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He reluctantly came round. He was hugely impressed by her response to the Falkland Islands crisis. And they had a sort of love-in at that stage. But then she signed the Anglo-Irish Agreement and he was livid. They didn’t reconcile after that until she was in retirement. When Enoch died, Pam, his widow, used to go around and see Mrs T about once every three or four months for a cup of tea or lunch together. Mrs T talked about Enoch a lot and she didn’t bear grudges. She knew he’d be very unhelpful to her on a number of occasions, but she would always say what a great man he was and what a terrible loss to the party his departure had been and, ‘if only he’d stayed.’ I’m sure if he’d stayed in the Tory Party, she’d have had him back in the shadow cabinet and would have made him Chancellor of the Exchequer or something.
But Freedom and Reality is a Powellite blueprint for Thatcherism and, if you want to understand where she came from, she came from Keith Joseph, but he came directly from the ideas in this book. She picked them up—denationalisation, monetarism, leaving things to the market. That’s exactly what she did.
One of the speeches in there is called ‘The Delusive Myth of Britain’s World Role’. But Mrs Thatcher always seemed very keen on that idea of Britain punching above its weight—or am I wrong about that?
No, she was. He made that speech when he was shadow defence minister. He says that there was no point in Britain being east of Suez. The point of being east of Suez was India. He took the view that, once India had gone, we should be realistic about where we were. This also ties in with his anti-Americanism. He believed, with some justification, that one of the main aims of American foreign policy from Versailles onwards had been to dismantle the British Empire.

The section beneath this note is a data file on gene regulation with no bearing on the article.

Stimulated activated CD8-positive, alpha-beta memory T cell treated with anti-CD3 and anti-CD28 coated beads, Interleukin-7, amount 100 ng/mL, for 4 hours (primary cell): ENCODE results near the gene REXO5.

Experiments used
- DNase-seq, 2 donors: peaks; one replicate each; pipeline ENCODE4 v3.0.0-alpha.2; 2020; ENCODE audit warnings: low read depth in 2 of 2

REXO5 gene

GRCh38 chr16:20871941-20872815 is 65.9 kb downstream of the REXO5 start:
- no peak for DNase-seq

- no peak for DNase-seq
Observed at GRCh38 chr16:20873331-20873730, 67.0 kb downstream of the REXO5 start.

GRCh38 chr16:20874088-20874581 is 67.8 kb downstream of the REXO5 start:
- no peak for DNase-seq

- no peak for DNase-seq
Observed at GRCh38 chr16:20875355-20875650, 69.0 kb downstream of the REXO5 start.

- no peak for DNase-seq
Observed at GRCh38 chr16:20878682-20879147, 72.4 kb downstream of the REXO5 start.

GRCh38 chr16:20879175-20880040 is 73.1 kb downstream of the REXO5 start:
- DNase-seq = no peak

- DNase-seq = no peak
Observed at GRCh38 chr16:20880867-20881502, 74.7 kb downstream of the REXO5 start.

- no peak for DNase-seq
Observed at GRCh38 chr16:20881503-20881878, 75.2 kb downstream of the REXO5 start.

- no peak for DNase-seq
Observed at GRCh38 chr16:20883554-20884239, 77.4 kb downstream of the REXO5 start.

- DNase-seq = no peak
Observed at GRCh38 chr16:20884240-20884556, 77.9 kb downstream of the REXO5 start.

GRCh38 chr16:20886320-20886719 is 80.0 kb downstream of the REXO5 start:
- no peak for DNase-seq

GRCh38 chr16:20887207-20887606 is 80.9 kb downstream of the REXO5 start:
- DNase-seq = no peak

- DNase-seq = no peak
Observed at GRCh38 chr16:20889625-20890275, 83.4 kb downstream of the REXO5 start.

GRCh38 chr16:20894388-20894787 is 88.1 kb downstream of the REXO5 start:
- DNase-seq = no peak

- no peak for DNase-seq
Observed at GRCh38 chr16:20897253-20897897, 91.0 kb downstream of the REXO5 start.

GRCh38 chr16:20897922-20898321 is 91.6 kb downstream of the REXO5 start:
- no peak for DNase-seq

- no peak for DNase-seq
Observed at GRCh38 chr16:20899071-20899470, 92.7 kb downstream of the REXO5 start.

He first came across Americans at the Casablanca Conference in 1943. And he was horrified by the Americans he met because he thought they acted like they owned the world. But he thought, ‘But we own the world—what’s going on?’ The catastrophic moment for him was 20 February 1947, the night that Clement Attlee got up in the House of Commons and said that Britain would be leaving India on 15 August. Enoch was horrified because he wanted to be Viceroy. That was his principal ambition. He told me, ‘I walked the streets of London. I couldn’t sleep. I kept walking around Westminster, thinking ‘what has he done?’ And at that moment I realised that, if that was what was going to happen, then the whole British Empire was over. All our pretensions to be a world power were gone.’ It was a delusion.
“Enoch wanted Britain to be strongly defended, but to exist in Lord Salisbury-style ‘splendid isolation’”
Obviously Mrs Thatcher was old enough to remember when we had had an empire, but because she wasn’t anti-American she had a different view about co-operating with America. Enoch didn’t want to co-operate with America. He wanted Britain to be strongly defended, but to exist in Lord Salisbury-style ‘splendid isolation,’ not getting involved in other peoples’ fights. That was why he was always quite keen on being friends with the Soviet Union. Not because he shared their ideology, but because they were a bulwark for stability in the world, which I suppose, to an extent, they were.
But Mrs T very much took the view that, with the Americans, we could do anything. Enver Hoxha used to say, when things were getting rough in Tirana, ‘Never forget that, together with the Chinese, we Albanians have a quarter of the world’s population.’ And I always think that, to an extent, that’s the way Mrs T saw us and the Americans, but that’s probably being very unfair.
Let’s move on to Hayek’s The Road to Serfdom.